∆ We see Jack typing in the Colorado Lounge with pale daylight through the windows. As Kubrick researcher Juli Kearns notices, Jack is dressed the same solid green shirt as in the “Tuesday” sequence, establishing a pattern of time distortion for the climactic “Thursday” sequence. Recall the first Thursday sequence in the film has that brief shot of Jack ‘shining’ in the Colorado Lounge. Is it this second Thursday he is ‘shining’?
∆ In dim daylight a plane touches down.
∆ In dim daylight, Durkin passes a clock reading 9:05 before answering Hallorannn’s call.
∆ Hallroann says he’ll be at Durkin’s in “about five hours,” and it is still daylight but approaching dusk as Hallorann is last shown driving towards the Auto Supply shop. The sunset is at 4:39PM on December 22nd, 1977, in Colorado, so the Hallorann sequences are consistant with “real” time and seasonal daylight.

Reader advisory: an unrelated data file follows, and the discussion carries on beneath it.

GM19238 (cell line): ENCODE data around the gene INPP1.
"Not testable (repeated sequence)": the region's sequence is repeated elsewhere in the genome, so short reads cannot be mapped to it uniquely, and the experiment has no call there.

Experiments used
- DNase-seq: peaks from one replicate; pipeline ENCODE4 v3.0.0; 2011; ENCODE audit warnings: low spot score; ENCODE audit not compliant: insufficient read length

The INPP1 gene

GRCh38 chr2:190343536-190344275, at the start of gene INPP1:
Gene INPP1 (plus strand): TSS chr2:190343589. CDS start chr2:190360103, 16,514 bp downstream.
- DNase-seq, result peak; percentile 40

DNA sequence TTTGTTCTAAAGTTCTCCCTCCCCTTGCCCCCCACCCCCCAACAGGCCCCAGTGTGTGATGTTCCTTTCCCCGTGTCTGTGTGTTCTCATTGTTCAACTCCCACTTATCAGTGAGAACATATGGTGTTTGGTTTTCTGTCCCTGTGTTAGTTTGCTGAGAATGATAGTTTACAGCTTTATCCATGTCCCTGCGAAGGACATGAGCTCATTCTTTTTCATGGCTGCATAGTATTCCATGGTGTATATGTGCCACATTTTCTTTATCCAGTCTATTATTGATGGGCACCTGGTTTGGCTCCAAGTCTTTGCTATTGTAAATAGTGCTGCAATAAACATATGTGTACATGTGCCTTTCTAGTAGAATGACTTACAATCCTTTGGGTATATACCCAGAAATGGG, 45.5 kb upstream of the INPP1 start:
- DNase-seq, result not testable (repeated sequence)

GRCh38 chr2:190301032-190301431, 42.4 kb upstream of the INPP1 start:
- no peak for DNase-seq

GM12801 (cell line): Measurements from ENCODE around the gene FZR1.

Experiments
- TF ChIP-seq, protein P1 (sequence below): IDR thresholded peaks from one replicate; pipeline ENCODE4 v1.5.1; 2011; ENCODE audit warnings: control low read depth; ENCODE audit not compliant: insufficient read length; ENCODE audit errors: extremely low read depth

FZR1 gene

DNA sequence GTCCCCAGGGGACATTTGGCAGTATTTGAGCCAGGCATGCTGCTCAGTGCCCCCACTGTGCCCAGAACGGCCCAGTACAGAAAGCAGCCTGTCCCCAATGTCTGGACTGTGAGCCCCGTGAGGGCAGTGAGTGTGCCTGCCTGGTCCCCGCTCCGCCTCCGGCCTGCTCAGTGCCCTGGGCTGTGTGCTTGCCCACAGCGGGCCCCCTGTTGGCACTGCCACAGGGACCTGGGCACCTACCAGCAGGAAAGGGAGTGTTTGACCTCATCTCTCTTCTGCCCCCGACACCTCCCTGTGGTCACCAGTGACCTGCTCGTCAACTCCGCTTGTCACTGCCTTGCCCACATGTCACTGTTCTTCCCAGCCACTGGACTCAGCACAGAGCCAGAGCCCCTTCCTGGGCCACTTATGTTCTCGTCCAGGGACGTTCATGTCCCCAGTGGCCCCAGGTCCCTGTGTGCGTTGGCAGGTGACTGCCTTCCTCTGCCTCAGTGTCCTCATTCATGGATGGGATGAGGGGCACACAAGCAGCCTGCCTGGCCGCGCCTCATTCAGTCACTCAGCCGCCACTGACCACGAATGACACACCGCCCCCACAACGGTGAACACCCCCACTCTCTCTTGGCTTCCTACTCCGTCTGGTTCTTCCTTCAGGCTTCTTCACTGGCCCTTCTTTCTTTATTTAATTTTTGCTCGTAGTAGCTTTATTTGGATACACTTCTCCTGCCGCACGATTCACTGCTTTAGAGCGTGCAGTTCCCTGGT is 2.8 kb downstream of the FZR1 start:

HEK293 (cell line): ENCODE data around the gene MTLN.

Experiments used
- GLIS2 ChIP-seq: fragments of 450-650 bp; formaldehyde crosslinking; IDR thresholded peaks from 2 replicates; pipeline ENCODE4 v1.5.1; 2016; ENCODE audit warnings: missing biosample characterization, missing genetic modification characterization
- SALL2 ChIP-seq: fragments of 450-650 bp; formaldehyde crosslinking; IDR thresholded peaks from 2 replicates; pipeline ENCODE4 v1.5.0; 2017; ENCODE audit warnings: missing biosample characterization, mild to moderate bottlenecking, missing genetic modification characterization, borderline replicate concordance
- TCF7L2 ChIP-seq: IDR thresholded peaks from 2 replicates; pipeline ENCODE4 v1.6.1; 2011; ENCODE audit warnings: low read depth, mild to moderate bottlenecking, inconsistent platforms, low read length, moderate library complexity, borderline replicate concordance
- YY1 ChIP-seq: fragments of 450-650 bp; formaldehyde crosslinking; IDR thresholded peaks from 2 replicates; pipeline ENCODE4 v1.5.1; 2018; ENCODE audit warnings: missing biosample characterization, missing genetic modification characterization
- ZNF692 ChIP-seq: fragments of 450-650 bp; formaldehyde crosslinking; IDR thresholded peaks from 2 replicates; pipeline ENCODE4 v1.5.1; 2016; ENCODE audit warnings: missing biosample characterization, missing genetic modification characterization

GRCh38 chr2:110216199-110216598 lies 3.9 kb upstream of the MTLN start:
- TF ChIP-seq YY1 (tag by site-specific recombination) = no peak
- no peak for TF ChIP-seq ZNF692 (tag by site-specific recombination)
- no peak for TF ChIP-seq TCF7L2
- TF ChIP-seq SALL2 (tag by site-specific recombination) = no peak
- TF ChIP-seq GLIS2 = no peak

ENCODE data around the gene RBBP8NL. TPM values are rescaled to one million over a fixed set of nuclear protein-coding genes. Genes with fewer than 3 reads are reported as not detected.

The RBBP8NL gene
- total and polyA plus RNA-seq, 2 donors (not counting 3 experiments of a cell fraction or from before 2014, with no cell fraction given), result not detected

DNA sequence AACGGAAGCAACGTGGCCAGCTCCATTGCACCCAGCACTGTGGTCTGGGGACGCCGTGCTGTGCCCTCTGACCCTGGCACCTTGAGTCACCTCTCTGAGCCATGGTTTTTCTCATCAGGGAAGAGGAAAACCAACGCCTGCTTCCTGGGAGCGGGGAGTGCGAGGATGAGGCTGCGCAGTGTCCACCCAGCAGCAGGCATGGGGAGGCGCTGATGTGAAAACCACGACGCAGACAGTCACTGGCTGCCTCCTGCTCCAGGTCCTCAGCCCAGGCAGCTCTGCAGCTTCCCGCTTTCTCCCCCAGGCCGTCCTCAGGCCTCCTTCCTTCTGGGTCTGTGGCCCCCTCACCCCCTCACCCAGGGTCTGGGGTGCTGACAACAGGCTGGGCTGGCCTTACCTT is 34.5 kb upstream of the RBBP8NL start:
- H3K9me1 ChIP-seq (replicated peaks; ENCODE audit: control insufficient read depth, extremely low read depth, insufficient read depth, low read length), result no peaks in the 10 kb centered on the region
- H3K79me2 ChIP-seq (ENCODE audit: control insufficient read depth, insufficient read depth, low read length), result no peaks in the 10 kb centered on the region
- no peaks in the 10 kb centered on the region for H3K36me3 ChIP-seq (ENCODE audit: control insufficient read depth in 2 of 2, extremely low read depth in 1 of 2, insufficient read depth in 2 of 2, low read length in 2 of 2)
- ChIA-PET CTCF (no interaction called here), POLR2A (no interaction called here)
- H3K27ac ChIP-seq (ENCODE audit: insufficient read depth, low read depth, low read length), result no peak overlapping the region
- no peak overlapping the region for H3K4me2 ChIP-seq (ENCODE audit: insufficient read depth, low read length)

∆ Now as we cut to Wendy and Danny in Apt. 3, Wendy’s watch reads 6:30 and pale daylight is illuminating the room. We assume the narrative time of the film has been pulled back so we can follow Wendy’s story.
∆ Pale daylight illuminates the Colorado Lounge when Wendy knocks out Jack.
∆ As Wendy drags Jack to the Store Room, the Kitchen clock reads 6:55.
∆ Wendy’s watch also reads 6:55, so a production effort was made to underline the time.
∆ Immediately after, Wendy runs outside to check out the Snow Cat and it is light out, but seems near dusk.
∆ Immediately after we see Wendy holding a piece of the destroyed Snow Cat engine we are shown the inter-title “4 pm” then a dim daylight exterior shot of the Overlook and then Jack asleep in the Store Room, so we assume some longer stretch of time has passed. But given the watches, clocks and daylight shown in the Wendy sequence, is the time realistic?
∆ The displayed time is 6:30, but there’s no way this could be 6:30AM in December in Colorado, where the sun never rises before 7:00AM.